Performance -driven synthesis of sequential circuits
This proposal describes a comprehensive methodology for performance-oriented synthesis of multi-level sequential logic circuits. The proposed methodology covers the two dominant design flows (i) synthesis from behavioral descriptions of FSMs, and (ii) iterative improvement of gate-level netlists.
Despite the numerous advances in the field of synthesis and optimization of digital circuits and the wealth of literature on the subject, synthesis of synchronous sequential circuits remains an open problem . Much of the previous work in sequential logic synthesis have targeted minimization of the implementation area. Performance is usually considered in the later phases of synthesis using techniques such as performance driven re-synthesis of the combinational logic component and gate-level retiming of the latches. While this results in some exploration of the design space, the state encoding is largely fixed and the logic optimization attempts to improve the logic implementation under the given state assignment. As a result of this inadequate exploration of the design space, design quality suffers and designs frequently fail to meet the performance goals. This leads to increased design iterations, reduced designer productivity and poor design quality. This problem is further aggravated by the increasing design complexity, greater time-to-market pressures and ambitious performance goals of present day designs.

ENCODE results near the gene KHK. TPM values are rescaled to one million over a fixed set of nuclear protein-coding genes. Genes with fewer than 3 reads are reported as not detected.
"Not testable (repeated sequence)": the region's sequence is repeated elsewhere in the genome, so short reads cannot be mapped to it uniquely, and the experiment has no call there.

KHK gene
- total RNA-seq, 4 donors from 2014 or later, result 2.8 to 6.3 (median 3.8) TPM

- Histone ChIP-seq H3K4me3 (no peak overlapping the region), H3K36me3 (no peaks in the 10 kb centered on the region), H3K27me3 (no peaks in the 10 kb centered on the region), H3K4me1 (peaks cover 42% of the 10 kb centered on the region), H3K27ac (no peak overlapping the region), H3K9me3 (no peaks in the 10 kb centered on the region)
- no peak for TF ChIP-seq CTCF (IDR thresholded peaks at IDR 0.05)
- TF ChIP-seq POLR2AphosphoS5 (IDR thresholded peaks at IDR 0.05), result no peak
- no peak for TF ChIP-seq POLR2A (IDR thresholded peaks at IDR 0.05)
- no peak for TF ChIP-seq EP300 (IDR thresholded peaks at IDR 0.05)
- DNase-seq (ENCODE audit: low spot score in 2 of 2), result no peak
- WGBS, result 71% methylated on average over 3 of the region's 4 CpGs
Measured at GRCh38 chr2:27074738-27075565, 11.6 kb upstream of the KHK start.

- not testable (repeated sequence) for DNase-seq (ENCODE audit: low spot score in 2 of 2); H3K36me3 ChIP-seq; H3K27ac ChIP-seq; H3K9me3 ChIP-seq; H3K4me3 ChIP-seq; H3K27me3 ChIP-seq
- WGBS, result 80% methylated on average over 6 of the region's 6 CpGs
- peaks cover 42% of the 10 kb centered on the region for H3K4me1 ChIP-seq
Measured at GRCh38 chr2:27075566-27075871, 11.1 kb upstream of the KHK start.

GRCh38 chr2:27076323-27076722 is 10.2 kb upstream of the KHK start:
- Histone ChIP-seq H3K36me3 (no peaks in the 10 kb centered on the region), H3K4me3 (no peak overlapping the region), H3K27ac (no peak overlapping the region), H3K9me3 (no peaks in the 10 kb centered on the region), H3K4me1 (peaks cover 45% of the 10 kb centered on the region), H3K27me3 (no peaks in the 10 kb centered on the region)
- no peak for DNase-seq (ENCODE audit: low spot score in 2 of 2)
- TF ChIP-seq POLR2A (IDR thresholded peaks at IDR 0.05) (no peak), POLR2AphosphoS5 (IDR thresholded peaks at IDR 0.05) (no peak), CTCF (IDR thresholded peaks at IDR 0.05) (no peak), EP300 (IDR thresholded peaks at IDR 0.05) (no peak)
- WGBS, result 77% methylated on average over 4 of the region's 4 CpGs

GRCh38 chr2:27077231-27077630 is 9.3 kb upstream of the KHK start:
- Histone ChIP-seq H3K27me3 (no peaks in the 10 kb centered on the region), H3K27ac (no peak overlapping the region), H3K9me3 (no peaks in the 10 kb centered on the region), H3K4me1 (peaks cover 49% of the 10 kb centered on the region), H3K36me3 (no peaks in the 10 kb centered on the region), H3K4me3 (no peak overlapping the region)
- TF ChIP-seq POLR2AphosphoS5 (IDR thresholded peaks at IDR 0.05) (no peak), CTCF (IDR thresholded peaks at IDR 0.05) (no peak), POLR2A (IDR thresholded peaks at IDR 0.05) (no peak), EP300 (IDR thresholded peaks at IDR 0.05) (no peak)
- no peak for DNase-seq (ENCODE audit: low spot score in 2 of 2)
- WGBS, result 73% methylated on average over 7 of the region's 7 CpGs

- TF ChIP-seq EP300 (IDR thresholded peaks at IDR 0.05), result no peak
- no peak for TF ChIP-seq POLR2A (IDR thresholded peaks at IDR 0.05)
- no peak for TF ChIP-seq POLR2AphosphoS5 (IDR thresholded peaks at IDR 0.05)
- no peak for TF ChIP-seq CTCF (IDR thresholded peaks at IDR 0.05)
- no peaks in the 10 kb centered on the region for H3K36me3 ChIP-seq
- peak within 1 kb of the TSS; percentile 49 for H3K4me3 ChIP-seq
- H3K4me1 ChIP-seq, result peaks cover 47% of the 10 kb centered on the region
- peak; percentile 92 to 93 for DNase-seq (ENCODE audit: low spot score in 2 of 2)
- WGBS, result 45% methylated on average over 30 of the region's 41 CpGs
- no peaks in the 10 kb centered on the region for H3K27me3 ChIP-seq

To alleviate these problems we present enhancements to the current design methodologies. We present a novel unified mathematical and algorithmic framework that facilitates the study of state encoding, retiming and re-encoding of behavioral and gate-level representations. Within this common framework, we consider the following problems. In the area of synthesis from behavioral descriptions, we propose (i) performance-oriented FSM partitioning, and (ii) state encoding. In the area of iterative refinement of gate netlists, we present techniques for ( i) latch removal and re-encoding of circuits compiled from hardware description languages, and (ii) retiming and resynthesis techniques that maintain the initial number of registers.
We show that the circuits designed by the proposed methodologies have superior performance compared to those generated by conventional performance driven synthesis techniques. Moreover, the area overheads of the proposed techniques is much smaller than the previous approaches. The proposed techniques fits into the conventional synthesis flows. The effectiveness of the proposed methodology stems from (i) consistent consideration of performance at all stages of the design, and (ii) identification of useful behavioral and structural transformations that lead to a better exploration of the design space. We believe that the proposed design methodology would allow the designer to meet the timing goals of the design with fewer design iterations.